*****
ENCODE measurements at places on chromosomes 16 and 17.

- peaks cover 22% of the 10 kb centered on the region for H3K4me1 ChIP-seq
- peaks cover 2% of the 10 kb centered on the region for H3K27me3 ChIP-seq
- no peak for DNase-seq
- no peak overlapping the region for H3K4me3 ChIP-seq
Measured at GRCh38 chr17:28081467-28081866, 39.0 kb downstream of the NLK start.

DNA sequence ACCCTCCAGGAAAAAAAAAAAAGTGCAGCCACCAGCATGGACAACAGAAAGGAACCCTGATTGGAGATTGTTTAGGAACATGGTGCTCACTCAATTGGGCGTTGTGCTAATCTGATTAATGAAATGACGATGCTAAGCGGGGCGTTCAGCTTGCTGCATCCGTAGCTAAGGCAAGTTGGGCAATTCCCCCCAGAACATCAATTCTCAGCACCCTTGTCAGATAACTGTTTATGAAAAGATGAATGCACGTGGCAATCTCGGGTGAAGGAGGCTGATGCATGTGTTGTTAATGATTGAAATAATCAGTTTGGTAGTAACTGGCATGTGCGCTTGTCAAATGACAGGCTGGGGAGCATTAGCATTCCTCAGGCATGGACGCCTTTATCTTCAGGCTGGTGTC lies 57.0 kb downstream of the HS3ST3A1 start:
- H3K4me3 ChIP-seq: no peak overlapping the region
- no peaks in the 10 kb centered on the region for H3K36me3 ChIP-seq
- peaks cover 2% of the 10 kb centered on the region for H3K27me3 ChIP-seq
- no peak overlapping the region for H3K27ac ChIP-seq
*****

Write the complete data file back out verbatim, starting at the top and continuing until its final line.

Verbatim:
ENCODE measurements at places on chromosomes 16 and 17.

- peaks cover 22% of the 10 kb centered on the region for H3K4me1 ChIP-seq
- peaks cover 2% of the 10 kb centered on the region for H3K27me3 ChIP-seq
- no peak for DNase-seq
- no peak overlapping the region for H3K4me3 ChIP-seq
Measured at GRCh38 chr17:28081467-28081866, 39.0 kb downstream of the NLK start.

DNA sequence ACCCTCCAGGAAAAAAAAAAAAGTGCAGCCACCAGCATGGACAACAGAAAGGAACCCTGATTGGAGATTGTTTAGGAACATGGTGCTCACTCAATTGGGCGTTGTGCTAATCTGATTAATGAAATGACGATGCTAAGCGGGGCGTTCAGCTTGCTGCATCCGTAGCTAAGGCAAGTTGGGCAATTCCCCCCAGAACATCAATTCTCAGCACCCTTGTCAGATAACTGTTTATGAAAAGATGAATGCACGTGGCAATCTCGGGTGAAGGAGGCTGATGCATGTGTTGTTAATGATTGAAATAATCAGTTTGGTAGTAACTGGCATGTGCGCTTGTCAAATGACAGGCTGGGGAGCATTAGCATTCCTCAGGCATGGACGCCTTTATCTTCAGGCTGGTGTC lies 57.0 kb downstream of the HS3ST3A1 start:
- H3K4me3 ChIP-seq: no peak overlapping the region
- no peaks in the 10 kb centered on the region for H3K36me3 ChIP-seq
- peaks cover 2% of the 10 kb centered on the region for H3K27me3 ChIP-seq
- no peak overlapping the region for H3K27ac ChIP-seq